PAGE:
In response to my frustration at finding myself finally able to travel but without a plan for travel and learning for this summer, my awesome friend Alan offered up that “perhaps I could come and be a visiting scholar at his school for a week…or two.” I immediately said “That would be wonderful.” So Alan inquired of his principal and I asked The SAMIS Foundation if I could use my professional development money that was part of my R. Greenberg Master Teacher award for this purpose. Both said yes, and so I am now writing this from a hotel room in a beautiful half timbered building in Eppingen, Baden – Württemberg, Germany.
I arrived on Thursday, 30th June, and made my way from Frankfurt to Eppingen. It was wonderful to be back in Europe and I was quickly reminded of some basic differences between here and Seattle. The bottom floor is 0 not 1. The ground floor is just that, it is not the 1st floor. People smoke here. A lot. Everywhere. Seattle is practically smoking free since you can’t smoke inside or within 25 feet (7.6 m) of the door or windows of a public place. There are cigarette vending machines ala the 1970s all over the place – literally on the sides of streets in residential areas. Crazy!
On the weekends that I am here I am staying in “Rapunzel’s Tower.” This is a tower that is part of the outer wall structure of the 17th century castle where Alan lives. I have always wanted to live in a tower and so am very excited about this. The first night I was there it was windy and raining. There were many loud and concerning noises for much of the night. Once so loud I sat up in bed and yelled “Hello?” I thought someone had broken down the door!!! I told myself it was only trees banging on the roof because of the wind and went back to sleep. The next night Alan and I walked into the local village for dinner and were walking down the drive behind the castle. I looked up and noticed that there were NO trees anywhere near the tower roof. So I was a bit concerned about just what was making all that noise. Alan reminded me of the cute Dormouse I had encountered getting dressed that morning and said that that was the source of the noise. Later we were in the tower and he confirmed that this was indeed the issue. Apparently there are more dormice than the one I saw and they like to party – hard – all night long. At least knowing the source allowed me to not panic when they managed to crash about at 2 am.
Friday I came into town with Alan so I could meet the principal of his school and some of the teachers that I would be working with. It was a day of oral exams for the graduating class and in Germany teachers from other schools come to judge/grade these exams. This meant that some of the teachers at other schools that I will be visiting were here in Eppingen for the day. It was great to meet them and quickly other teachers decided they also wanted me to come to their classes and my “dance card” quickly filled in.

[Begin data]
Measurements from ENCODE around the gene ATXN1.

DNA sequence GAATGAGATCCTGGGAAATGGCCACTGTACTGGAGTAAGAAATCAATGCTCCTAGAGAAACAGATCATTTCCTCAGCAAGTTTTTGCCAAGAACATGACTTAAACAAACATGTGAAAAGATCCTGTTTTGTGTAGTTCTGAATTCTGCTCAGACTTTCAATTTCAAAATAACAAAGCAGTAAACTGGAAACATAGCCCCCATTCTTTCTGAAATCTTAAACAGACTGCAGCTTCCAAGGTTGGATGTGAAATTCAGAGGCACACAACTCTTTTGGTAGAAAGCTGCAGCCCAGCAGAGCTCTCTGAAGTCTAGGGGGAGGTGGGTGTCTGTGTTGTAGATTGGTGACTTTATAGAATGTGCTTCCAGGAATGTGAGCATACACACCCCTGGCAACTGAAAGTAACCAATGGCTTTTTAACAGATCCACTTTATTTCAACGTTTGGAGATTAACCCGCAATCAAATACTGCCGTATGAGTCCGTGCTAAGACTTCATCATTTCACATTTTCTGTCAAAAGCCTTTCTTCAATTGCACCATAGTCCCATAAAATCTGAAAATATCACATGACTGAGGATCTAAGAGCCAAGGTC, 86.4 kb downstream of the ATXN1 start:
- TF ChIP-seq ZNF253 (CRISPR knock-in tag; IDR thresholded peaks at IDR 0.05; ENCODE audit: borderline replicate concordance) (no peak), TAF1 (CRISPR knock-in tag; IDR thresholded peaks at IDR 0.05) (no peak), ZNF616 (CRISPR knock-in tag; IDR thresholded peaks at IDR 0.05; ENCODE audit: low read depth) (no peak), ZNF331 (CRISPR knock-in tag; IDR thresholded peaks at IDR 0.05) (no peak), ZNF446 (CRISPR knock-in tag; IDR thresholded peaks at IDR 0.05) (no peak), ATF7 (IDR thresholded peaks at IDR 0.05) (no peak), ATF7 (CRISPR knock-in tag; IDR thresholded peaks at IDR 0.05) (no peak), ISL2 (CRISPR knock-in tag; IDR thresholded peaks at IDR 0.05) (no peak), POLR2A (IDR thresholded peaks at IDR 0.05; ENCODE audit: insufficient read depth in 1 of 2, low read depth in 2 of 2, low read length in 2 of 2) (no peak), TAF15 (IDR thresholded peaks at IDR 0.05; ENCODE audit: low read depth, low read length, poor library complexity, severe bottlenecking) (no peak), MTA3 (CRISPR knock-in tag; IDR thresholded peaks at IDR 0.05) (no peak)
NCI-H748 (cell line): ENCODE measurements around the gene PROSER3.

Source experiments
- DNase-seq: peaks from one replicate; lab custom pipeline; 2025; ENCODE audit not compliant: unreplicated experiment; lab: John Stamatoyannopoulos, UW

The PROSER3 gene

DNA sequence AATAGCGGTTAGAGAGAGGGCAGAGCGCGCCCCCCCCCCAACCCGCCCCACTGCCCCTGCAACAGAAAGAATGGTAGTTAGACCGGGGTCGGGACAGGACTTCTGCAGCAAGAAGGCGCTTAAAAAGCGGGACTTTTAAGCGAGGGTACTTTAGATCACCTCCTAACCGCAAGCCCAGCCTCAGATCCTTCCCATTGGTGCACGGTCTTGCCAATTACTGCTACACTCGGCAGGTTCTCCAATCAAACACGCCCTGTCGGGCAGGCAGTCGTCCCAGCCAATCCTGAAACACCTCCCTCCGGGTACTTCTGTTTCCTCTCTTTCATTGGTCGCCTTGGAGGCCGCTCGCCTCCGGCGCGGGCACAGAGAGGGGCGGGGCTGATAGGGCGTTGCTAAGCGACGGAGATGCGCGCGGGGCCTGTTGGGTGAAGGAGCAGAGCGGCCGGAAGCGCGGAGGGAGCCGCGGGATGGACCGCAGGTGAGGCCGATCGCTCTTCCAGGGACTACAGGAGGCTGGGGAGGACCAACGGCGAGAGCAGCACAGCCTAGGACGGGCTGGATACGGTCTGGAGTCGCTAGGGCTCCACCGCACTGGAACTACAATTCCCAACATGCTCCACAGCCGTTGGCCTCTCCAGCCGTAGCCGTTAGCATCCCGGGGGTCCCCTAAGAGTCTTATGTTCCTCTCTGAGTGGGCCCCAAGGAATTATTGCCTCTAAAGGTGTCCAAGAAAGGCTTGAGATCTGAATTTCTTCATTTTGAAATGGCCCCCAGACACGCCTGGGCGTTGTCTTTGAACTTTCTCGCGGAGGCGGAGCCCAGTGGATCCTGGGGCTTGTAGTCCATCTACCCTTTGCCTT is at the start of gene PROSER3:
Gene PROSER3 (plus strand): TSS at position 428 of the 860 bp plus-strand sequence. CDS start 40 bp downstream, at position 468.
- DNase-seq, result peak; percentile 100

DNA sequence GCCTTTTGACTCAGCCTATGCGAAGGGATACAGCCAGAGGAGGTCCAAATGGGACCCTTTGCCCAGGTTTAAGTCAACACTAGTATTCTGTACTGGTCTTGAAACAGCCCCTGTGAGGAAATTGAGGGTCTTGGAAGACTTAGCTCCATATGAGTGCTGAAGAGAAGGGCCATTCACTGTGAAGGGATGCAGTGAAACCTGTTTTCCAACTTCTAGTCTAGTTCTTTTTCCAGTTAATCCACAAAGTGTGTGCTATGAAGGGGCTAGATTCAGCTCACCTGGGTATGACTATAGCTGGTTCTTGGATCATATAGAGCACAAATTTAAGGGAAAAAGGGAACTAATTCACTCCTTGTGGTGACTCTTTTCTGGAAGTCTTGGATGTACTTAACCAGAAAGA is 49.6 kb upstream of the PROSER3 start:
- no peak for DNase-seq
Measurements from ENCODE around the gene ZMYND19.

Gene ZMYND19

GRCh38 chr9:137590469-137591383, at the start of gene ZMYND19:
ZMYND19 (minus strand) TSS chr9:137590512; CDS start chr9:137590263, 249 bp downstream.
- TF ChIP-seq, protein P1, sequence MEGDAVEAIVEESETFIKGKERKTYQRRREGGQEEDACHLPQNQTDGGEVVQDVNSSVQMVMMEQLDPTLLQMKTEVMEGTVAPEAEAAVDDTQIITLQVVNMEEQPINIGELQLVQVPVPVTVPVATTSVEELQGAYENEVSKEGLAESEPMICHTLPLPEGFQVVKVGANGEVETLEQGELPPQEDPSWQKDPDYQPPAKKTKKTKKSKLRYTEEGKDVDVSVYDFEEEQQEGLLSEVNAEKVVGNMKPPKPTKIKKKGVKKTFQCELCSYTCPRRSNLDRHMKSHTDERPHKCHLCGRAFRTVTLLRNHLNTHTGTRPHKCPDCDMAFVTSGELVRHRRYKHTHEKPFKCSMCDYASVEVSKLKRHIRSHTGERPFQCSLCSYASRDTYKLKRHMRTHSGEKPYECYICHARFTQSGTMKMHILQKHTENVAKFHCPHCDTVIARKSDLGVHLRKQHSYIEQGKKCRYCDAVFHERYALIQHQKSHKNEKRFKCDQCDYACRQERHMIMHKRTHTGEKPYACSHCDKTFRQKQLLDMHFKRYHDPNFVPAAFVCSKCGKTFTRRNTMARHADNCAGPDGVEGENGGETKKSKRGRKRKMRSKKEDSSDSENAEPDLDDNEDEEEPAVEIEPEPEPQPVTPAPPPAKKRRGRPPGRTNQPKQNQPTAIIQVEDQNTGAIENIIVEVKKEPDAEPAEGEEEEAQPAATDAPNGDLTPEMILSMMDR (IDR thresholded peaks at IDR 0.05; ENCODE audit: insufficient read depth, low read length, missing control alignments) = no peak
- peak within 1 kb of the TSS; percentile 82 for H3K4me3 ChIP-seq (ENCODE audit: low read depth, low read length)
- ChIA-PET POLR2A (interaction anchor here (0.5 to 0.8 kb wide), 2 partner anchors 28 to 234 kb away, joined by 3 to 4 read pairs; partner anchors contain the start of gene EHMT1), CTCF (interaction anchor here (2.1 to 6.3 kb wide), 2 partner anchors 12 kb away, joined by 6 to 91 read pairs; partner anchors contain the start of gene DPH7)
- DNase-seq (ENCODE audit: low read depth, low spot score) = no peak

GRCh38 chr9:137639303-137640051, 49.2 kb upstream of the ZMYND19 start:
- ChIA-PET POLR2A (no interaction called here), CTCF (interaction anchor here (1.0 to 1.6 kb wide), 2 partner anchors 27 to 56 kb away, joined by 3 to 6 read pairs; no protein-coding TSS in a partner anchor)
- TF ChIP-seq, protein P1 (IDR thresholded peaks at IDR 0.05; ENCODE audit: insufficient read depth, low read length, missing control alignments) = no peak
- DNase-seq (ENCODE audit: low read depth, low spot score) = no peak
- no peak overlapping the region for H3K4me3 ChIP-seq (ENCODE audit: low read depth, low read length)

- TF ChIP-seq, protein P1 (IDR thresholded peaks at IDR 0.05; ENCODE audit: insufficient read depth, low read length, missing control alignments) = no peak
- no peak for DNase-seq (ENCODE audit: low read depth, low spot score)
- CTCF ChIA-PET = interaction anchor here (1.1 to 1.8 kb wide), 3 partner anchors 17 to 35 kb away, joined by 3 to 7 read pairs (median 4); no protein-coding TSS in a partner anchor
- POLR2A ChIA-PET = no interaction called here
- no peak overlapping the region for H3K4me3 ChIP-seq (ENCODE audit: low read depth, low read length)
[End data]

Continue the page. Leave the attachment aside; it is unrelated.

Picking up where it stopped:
Alan took me to the cemetery right by the school. Of interest in this small plot were a few things. The grave of a Catholic priest who was imprisoned by the Nazis for his defiance regarding their treatment of Polish forced laborers. He allowed them to receive Communion and attend mass at his church and was sent to Dachau for four years. His crime was “offending the healthy national feelings” of Germans. Also buried on the edge of the cemetery were Soviet POWs and Polish forced laborers who had died while in Eppingen during/after WWII. This was particularly interesting to see and think about who had arranged for these prisoners to be given a burial in the city plot.
On Saturday I joined Alan at his school’s graduation or “Abitur” as it is called here. It was a lovely ceremony and I was very impressed with the accomplishments of the students and the prizes given for each subject and for overall scholarship, leadership and the like. The “valedictorian” was a young man who received 898 credits out of 900 possible during his last two years of Gymnasium (college prep high school)!!! Other students were equally impressive winning multiple subject specific prizes, some even in multiple languages. The students do not wear cap and gown, but rather dress up quite formally. The girls in particular were just stunning in their formal gowns and looked as if they were going to the prom rather than graduation. Another cultural difference was the availability of beer at the event and the fact that the graduates are old enough to partake. The ceremony is planned and organized by the 11th graders who also sell drinks (beer and soft drinks) as well as pretzels to raise money for their graduation. It was lovely to meet some of the students, including the valedictorian, who was a modest and serious young man, and his sister who will be in one of my classes this coming week. She told me she was very excited to have me in their class.
Sunday was a low key day of moving into town and wandering around a bit on my own. Eppingen is a lovely town filled with amazing half timbered buildings. It is amusing to the locals how taken I am with the buildings of their town which they see every day and, in my opinion, do not properly appreciate. I was going to go visit another village on Sunday but failed to find the correct platform at the train station. Good news is that I will need to be on that platform on Friday very early and now I know where it is! The sights of Eppingen and some delicious hausgemacht Eis (homemade ice cream) more than made up for missing the train.
More on my first two days with the students in my next post.